The last two mentioned works present a guideline for a new idea: to combine the advantages of a chromatographic PEGylated support with the features of a monolithic one: PEGylated monoliths. Chromatographic monoliths, considered 4th generation chromatographic materials, consist of a single piece of highly open porous material. Monoliths can be used in all chromatographic modes. This kind of chromatographic supports can be operated at high convective flow rates since they possess small micropores and mesopores that allow low backpressures at high eluent flow rates . These advantages have been used to purify oligonucleotides, proteins, PEGylated proteins, and other biotechnological products . Another crucial advantage of monoliths is their tunable chemical, physical, and biological properties since they can present different chemical groups that can be functionalized with an extensive range of molecules to create supports with novel ligands . In their work, Almedia et al.  modified monoliths with two ligands (lysine and cadaverine) for the recuperation of minicircle DNA. In this work, monoliths with ethylenediamine (EDA) groups were PEGylated using different PEG molecular weights. The PEGylated monoliths were used to separate PEGylated RNase A, a therapeutic protein with anticancer properties . With this, it is possible to establish the basis of a new efficient platform to separate different PEGylated proteins for multiple applications.
2. Materials and Methods
Ribonuclease A, bovine serum albumin (BSA), sodium cyanoborohydride, hydrochloride acid, and Tris(hydroxymethyl)-aminomethane were bought from Sigma-Aldrich (St. Louis, MO, USA). Ammonium sulfate, dibasic potassium phosphate (K2HPO4), and monobasic potassium phosphate (KH2PO4) were purchased from J. T. Baker (Center Valley, PA, USA). Methoxy poly(ethylene glycol) propionaldehyde of nominal molecular masses of 1.0, 10.0, and 20.0 kDa came from JenKem Technologies (Allen, TX). CIM EDA disk monoliths were purchased from BIA Separations (Ajdovščina, Slovenia). Methanol of HPLC grade was purchased from Honeywell Burdick and Jackson (Morris Plains, NJ, USA). All other chemicals used were all at least of analytical grade.
2.2. Chromatographic Monolith PEGylation
CIM EDA disks (column volume, CV 0.34 mL) were PEGylated using three PEG molecular weights (1.0, 10.0, and 20.0 kDa) through reductive amination. To modify the monoliths, a syringe pump (Fusion 200, Chemyx Inc.) system was employed. The monoliths were washed with 10.0 mL of MilliQ (MQ) water at 1.0 mL/min, then equilibrated with 5.0 mL of a methanol solution at 10.0%, 20.0%, 50.0%, 75.0%, and 100.0% v/v at pH 6.0 using the same flow rate. Afterwards, 20.0 mL of methanol 100.0% v/v at pH 6.0 with 250.0 mM sodium cyanoborohydride and methoxy poly(ethylene glycol) propionaldehyde (mPEG) using a molar ratio 5 : 1 (amine : aldehyde active sites)  were passed through the disk at 0.1 mL/min during 24 hours. The monoliths were then washed with 5.0 mL of methanol pH 6.0 solutions at 100.0%, 75.0%, 50.0%, 20.0%, and 10.0 % v/v, 5.0 mL of water and 5.0 mL of ethanol 20.0% v/v at 1.0 mL/min consecutively. The experiments were carried out at room temperature, and the PEGylated monoliths were stored at 4°C until their use.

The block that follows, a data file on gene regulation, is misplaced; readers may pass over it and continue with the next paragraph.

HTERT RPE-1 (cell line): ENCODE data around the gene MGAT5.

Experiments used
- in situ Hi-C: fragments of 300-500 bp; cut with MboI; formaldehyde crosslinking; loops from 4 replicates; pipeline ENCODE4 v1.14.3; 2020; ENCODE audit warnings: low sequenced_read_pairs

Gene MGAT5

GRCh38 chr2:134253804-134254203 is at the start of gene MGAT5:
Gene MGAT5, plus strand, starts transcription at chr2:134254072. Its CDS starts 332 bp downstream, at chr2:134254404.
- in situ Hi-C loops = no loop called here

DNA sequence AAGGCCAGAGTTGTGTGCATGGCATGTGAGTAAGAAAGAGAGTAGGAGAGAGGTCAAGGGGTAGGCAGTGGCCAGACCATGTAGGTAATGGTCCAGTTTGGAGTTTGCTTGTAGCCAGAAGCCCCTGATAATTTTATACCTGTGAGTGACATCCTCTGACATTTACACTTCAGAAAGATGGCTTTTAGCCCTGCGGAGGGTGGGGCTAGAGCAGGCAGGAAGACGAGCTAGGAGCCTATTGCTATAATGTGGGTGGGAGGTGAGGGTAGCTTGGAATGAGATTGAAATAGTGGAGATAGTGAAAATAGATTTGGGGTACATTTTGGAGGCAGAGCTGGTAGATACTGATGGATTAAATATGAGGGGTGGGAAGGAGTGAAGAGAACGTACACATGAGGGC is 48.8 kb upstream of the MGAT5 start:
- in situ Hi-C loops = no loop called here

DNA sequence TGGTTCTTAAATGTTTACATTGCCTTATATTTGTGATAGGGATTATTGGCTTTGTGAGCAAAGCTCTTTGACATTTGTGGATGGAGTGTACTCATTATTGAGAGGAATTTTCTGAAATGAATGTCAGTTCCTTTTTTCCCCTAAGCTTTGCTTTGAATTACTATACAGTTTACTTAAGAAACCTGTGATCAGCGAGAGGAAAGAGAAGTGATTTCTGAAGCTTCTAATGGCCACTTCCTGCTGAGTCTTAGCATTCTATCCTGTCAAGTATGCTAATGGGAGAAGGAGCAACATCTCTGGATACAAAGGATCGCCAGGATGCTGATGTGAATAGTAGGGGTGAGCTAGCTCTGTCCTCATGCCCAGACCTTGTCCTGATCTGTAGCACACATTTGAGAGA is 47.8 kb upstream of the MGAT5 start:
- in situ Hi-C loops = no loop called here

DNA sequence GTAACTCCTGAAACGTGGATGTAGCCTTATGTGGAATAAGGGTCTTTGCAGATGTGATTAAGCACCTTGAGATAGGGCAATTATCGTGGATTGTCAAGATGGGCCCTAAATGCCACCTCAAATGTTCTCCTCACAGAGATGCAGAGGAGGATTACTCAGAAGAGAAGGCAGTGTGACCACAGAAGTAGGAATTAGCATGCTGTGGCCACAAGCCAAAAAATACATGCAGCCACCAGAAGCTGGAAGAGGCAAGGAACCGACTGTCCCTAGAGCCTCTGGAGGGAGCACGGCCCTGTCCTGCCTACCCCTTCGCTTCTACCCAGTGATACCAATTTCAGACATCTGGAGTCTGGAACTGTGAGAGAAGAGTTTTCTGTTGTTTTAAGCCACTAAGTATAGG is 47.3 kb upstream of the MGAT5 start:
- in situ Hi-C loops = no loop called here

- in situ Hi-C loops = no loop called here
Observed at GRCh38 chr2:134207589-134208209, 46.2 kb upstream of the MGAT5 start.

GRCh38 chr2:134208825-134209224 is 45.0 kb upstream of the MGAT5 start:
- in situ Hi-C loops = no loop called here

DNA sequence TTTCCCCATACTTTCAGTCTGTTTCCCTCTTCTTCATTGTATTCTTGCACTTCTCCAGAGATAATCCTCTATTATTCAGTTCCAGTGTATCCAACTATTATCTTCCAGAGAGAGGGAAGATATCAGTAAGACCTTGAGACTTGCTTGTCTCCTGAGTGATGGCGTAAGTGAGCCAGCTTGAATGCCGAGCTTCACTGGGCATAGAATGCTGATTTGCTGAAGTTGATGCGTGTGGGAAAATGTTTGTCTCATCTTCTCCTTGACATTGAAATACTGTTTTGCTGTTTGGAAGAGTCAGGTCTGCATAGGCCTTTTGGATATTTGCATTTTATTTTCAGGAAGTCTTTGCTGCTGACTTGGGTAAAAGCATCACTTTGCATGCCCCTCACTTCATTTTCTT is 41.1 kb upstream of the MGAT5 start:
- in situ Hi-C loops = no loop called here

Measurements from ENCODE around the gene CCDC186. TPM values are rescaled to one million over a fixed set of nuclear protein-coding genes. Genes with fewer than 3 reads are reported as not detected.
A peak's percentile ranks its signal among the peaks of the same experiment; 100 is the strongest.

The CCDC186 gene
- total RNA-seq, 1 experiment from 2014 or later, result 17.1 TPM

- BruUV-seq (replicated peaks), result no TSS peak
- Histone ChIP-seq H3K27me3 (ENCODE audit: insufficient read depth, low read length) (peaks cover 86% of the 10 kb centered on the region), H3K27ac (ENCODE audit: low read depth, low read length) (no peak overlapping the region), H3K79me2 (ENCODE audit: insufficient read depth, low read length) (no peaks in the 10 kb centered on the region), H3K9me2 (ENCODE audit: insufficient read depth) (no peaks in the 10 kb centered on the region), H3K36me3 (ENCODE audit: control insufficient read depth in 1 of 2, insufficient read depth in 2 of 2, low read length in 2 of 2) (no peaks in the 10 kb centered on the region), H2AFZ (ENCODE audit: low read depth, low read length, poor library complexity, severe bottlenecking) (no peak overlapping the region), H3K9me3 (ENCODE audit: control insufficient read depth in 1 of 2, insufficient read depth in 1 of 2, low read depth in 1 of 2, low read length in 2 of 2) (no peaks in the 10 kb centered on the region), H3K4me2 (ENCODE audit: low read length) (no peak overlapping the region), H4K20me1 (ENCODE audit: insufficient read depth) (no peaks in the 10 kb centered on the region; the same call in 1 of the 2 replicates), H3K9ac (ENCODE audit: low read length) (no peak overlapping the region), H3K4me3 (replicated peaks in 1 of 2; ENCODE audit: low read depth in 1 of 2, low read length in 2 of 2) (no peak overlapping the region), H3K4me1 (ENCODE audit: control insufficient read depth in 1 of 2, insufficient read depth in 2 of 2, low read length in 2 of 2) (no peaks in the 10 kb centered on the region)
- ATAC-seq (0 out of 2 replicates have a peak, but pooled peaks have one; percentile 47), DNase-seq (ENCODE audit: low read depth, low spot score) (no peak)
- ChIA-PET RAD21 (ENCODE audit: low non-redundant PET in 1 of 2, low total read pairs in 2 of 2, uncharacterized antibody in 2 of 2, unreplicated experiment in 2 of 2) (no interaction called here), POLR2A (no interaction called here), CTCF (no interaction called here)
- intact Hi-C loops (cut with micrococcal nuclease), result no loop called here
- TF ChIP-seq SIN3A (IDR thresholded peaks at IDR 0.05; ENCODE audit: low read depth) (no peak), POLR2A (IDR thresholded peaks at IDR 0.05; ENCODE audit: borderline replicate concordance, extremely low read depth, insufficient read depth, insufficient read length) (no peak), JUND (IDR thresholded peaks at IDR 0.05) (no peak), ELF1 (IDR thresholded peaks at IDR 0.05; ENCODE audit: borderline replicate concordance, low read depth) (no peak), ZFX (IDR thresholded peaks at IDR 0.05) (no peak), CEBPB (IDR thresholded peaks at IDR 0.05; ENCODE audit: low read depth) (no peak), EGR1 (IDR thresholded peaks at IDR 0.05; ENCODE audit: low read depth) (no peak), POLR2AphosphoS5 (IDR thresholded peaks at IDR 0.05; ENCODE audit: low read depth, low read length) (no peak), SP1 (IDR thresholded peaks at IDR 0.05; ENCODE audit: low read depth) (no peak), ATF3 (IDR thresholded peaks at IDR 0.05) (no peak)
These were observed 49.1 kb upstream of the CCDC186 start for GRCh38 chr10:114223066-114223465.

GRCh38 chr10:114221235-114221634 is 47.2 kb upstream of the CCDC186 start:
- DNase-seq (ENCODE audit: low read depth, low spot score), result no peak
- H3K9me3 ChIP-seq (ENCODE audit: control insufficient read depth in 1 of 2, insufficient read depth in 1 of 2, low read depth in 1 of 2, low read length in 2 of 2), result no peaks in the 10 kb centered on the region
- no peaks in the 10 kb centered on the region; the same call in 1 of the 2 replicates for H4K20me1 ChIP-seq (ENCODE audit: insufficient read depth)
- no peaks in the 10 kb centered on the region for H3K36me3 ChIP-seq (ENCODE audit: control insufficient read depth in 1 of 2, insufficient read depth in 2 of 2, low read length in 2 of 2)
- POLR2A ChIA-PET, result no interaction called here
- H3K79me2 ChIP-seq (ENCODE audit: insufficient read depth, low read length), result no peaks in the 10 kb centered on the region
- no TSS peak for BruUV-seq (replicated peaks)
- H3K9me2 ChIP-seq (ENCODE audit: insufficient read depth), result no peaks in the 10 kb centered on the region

2.3. Monolith PEGylation Yield Calculation
The yield (or extent) of monolith PEGylation was determined by measuring free amine groups on the support using the same syringe pump system as mentioned before. Free amine groups were quantified using the method described by Noel et al., adapted to monoliths . Briefly, the PEGylated monoliths were washed with 5.0 mL of MQ water and conditioned with 5.0 mL of MQ water at pH 3.0 at 1.0 mL/min. After this, 5.0 mL of a 50.0 mM orange II solution prepared with MQ water at pH 3.0 was pumped through the monoliths at 0.16 mL/min submerged in a water bath at 40°C. Then, the modified monoliths were air-dried. The unbound orange II molecules were removed, 25.0 mL of MQ water at pH 3.0 were pumped using a 1.0 mL/min flowrate. The bonded molecules were eluted using 90.0 mL of MQ water at pH 12.0 at 2.0 mL/min, collecting the fraction volume. The PEGylated monoliths were washed with 5.0 mL of MQ water and with an ethanol solution at 20.0% v/v. The pH of the collected volume was adjusted by the addition of 250.0 µL of 1.0 M HCl and the absorbance at 484 nm was measured using a microplate spectrophotometer (Biotek, VT, USA). The orange II concentration was determined with a calibration curve previously prepared ( mM−1 cm−1). The molar modification percentage was calculated according to the following equation:
2.4. Adsorption Experiments
Because of the nature of the monolithic supports, the adsorption experiments on the PEGylated monoliths were performed only in dynamic mode. To do this, BSA was used as a protein model as used and preferred in similar experiments reported elsewhere [6, 17]. The breakthrough curves were obtained connecting the PEGylated monoliths to an Äkta Avant chromatography system (GE Healthcare, Uppsala, Sweden) and equilibrated with buffer B composed by 20.0 mM Tris–HCl pH 8.2 with 1.5 or 2.0 M of ammonium sulfate (AS). Protein solutions at different concentrations (1.0, 2.0, and 3.0 mg BSA/mL prepared en buffer B with 1.5 or 2.0 M AS) were loaded using a 50.0 mL superloop (GE Healthcare, Uppsala, Sweden) until the monoliths were saturated. The protein bonded was eluted with 20.0 mM Tris–HCl pH 8.2 buffer. The dynamic binding capacity (DBC) was obtained from the breakthrough curves for each PEGylated monolith as the amount of protein bonded per column volume when the outlet protein concentration reached 10% of the feed protein concentration. The 10% breakthrough () was calculated using the following equation: